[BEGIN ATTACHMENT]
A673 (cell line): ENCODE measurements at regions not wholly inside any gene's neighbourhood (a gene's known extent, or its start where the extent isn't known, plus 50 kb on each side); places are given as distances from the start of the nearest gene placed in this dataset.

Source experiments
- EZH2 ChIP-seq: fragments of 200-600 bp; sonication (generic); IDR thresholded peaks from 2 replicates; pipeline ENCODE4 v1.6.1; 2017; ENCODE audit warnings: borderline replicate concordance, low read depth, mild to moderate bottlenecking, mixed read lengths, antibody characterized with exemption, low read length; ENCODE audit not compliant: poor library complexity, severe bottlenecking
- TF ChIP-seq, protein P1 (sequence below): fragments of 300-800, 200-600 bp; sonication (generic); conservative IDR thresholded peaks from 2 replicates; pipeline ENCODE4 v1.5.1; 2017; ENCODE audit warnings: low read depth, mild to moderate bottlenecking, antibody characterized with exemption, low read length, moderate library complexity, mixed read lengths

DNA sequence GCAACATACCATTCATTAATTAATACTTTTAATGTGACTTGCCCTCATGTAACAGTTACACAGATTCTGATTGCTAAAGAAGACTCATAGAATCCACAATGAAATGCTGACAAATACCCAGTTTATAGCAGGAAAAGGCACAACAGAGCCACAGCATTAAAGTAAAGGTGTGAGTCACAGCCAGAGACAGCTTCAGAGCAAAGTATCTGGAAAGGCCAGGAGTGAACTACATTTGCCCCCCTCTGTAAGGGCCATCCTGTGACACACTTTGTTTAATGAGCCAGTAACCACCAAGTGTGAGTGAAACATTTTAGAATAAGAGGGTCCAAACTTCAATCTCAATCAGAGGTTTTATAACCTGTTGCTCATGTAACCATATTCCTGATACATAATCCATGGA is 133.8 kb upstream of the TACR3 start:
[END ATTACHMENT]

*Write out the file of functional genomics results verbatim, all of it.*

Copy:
A673 (cell line): ENCODE measurements at regions not wholly inside any gene's neighbourhood (a gene's known extent, or its start where the extent isn't known, plus 50 kb on each side); places are given as distances from the start of the nearest gene placed in this dataset.

Source experiments
- EZH2 ChIP-seq: fragments of 200-600 bp; sonication (generic); IDR thresholded peaks from 2 replicates; pipeline ENCODE4 v1.6.1; 2017; ENCODE audit warnings: borderline replicate concordance, low read depth, mild to moderate bottlenecking, mixed read lengths, antibody characterized with exemption, low read length; ENCODE audit not compliant: poor library complexity, severe bottlenecking
- TF ChIP-seq, protein P1 (sequence below): fragments of 300-800, 200-600 bp; sonication (generic); conservative IDR thresholded peaks from 2 replicates; pipeline ENCODE4 v1.5.1; 2017; ENCODE audit warnings: low read depth, mild to moderate bottlenecking, antibody characterized with exemption, low read length, moderate library complexity, mixed read lengths

DNA sequence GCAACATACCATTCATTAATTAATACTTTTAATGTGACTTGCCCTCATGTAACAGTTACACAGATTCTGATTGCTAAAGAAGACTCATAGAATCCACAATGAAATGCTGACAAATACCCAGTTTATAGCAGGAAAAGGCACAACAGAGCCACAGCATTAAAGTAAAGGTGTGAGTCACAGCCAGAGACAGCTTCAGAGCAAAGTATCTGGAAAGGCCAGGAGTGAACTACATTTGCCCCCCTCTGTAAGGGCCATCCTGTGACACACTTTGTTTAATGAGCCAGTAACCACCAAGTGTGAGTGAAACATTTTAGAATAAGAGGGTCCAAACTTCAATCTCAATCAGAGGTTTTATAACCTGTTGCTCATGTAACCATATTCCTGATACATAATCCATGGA is 133.8 kb upstream of the TACR3 start: